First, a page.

Tag Archives: Soong May Ling

Soong May Ling – the future Madame Chiang Kai Shek

photo of Soong May Ling 1907
“Photo of Soong May Ling, Chinese Certificate for Section 6 Student Exemption,” 1907, Chinese Exclusion Act case files, RG 85, National Archives-Seattle, Soong May Ling case file, Seattle RS Box 39, RS 1483.

Soong May Ling (sometimes spelled Soong Mai-ling) age 9, and her sister, Soong Ching Ling, age 14, (Seattle RS Box 39, RS 1479) arrived in Port Townsend, Washington on the S.S. Minnesota. They came from their home in Shanghai, China as Section 6 students and were admitted.
The 1907 Section 6 Certificate is the only document in the file. The file contains correspondence from 1943 between Earl G. Harrison, Commissioner of Immigration and Naturalization, Philadelphia, Pennsylvania and Raphael P. Bonham, District Director of Immigration and Naturalization in Seattle, Washington. Harrison asked Bonham to confirm that Soong May Ling was admitted into Seattle as a student in 1907. Bonham replied that “a charming little Chinese maid” had arrived with her sister “now also a lady of renown.” Bonham asked a local Chinese Consul to examine the document for its authenticity. It passed his scrutiny. Bonham concluded that Soong May Ling “was the now world-famous and accomplished Madame Chiang Kai Shek.” Bonham had the photo from the 1907 certificate copied and sent three prints and the negatives to Harrison hoping that he would forward one to Madame Chiang Kai Shek.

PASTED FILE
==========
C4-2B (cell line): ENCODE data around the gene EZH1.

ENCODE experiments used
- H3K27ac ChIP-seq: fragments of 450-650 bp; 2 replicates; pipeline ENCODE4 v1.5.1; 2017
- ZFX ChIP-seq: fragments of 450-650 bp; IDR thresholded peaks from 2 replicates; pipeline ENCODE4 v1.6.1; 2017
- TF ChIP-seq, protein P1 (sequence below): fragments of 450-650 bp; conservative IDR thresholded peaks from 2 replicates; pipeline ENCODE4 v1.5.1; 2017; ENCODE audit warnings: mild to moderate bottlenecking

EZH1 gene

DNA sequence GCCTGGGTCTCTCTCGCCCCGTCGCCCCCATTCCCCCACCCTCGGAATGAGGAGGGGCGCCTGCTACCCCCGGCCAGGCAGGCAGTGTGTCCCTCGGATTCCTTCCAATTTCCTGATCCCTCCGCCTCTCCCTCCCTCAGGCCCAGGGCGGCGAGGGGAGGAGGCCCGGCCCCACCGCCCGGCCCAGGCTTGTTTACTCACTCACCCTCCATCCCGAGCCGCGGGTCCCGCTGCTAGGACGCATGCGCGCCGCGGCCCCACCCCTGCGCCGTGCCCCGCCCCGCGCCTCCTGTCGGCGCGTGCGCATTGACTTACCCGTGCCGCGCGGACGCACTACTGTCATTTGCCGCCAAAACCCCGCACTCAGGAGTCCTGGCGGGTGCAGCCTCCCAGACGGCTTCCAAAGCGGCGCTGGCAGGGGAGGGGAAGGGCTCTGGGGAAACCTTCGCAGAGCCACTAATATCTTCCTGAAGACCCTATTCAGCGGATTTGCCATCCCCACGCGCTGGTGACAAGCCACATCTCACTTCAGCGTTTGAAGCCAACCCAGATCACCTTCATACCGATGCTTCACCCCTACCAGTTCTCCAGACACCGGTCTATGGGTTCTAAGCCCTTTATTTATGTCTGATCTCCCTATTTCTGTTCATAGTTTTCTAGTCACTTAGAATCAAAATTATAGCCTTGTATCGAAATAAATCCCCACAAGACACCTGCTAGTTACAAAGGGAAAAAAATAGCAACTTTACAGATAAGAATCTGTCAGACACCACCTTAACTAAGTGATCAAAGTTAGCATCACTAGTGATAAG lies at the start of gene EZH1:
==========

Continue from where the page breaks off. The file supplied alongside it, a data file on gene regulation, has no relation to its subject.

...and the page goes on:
Bonham received this letter dated 5 May 1943 from Harrison:

Letter from Harrison to Bonham
“Correspondence between Harrison and Bonham,” 1943, Chinese Exclusion Act case files, RG 85, National Archives-Seattle, Soong May Ling case file, Seattle RS Box 39, RS 1483.

Information not in the file:
Soong May Ling1 and her sister graduated from Wesleyan College. Soong Ching Ling became the second wife of Sun Yat-sen, one of the leaders of the 1911 revolution that established the Republic of China.2
In 1943, Madame Chiang Kai Shek “became the first Chinese person, and only the second woman, to address a joint session of the United States Congress as she sought to have the United States repeal the Chinese Exclusion Act, which had been in effect since 1882 and prohibited new Chinese immigration.”3

President Franklin D. Roosevelt repealed the Chinese Exclusion Act on 13 December 1943.
Madame Chiang Kai Shek lived to be 105 years old and had a fascinating life. Read more about her!
1.“Soong Mei-ling,” Wikipedia, (https://en.wikipedia.org/wiki/Soong_Mei-ling : accessed 2 September 2017.)
2. “Soong Ching-ling,” Wikipedia, (https://en.wikipedia.org/wiki/Soong_Ching-ling : accessed 2 September 2017.)
3. “Madame Chiang Kai-shek Biography,” Encyclopedia of World Biography, (http://www.notablebiographies.com/newsmakers2/2005-La-Pr/Madame-Chiang-Kai-shek.html : accessed 2 September 2017.)

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